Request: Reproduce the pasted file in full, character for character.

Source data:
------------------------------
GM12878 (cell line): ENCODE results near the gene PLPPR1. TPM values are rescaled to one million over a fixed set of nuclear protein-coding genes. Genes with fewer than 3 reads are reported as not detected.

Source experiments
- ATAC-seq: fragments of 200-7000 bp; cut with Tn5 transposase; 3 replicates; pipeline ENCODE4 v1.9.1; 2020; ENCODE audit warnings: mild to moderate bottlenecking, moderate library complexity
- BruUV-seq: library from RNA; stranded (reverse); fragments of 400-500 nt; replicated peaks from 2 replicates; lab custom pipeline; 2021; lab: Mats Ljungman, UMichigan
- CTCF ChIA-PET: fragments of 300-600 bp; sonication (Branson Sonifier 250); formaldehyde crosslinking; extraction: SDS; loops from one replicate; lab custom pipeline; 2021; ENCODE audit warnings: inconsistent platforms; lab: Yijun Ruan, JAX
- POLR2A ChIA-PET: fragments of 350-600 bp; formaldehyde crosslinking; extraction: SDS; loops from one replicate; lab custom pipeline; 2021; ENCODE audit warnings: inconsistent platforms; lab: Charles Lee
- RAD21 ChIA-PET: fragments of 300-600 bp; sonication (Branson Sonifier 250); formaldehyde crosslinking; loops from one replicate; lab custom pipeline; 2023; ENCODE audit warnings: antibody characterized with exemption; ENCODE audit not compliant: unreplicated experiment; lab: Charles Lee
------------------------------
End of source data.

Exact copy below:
GM12878 (cell line): ENCODE results near the gene PLPPR1. TPM values are rescaled to one million over a fixed set of nuclear protein-coding genes. Genes with fewer than 3 reads are reported as not detected.

Source experiments
- ATAC-seq: fragments of 200-7000 bp; cut with Tn5 transposase; 3 replicates; pipeline ENCODE4 v1.9.1; 2020; ENCODE audit warnings: mild to moderate bottlenecking, moderate library complexity
- BruUV-seq: library from RNA; stranded (reverse); fragments of 400-500 nt; replicated peaks from 2 replicates; lab custom pipeline; 2021; lab: Mats Ljungman, UMichigan
- CTCF ChIA-PET: fragments of 300-600 bp; sonication (Branson Sonifier 250); formaldehyde crosslinking; extraction: SDS; loops from one replicate; lab custom pipeline; 2021; ENCODE audit warnings: inconsistent platforms; lab: Yijun Ruan, JAX
- POLR2A ChIA-PET: fragments of 350-600 bp; formaldehyde crosslinking; extraction: SDS; loops from one replicate; lab custom pipeline; 2021; ENCODE audit warnings: inconsistent platforms; lab: Charles Lee
- RAD21 ChIA-PET: fragments of 300-600 bp; sonication (Branson Sonifier 250); formaldehyde crosslinking; loops from one replicate; lab custom pipeline; 2023; ENCODE audit warnings: antibody characterized with exemption; ENCODE audit not compliant: unreplicated experiment; lab: Charles Lee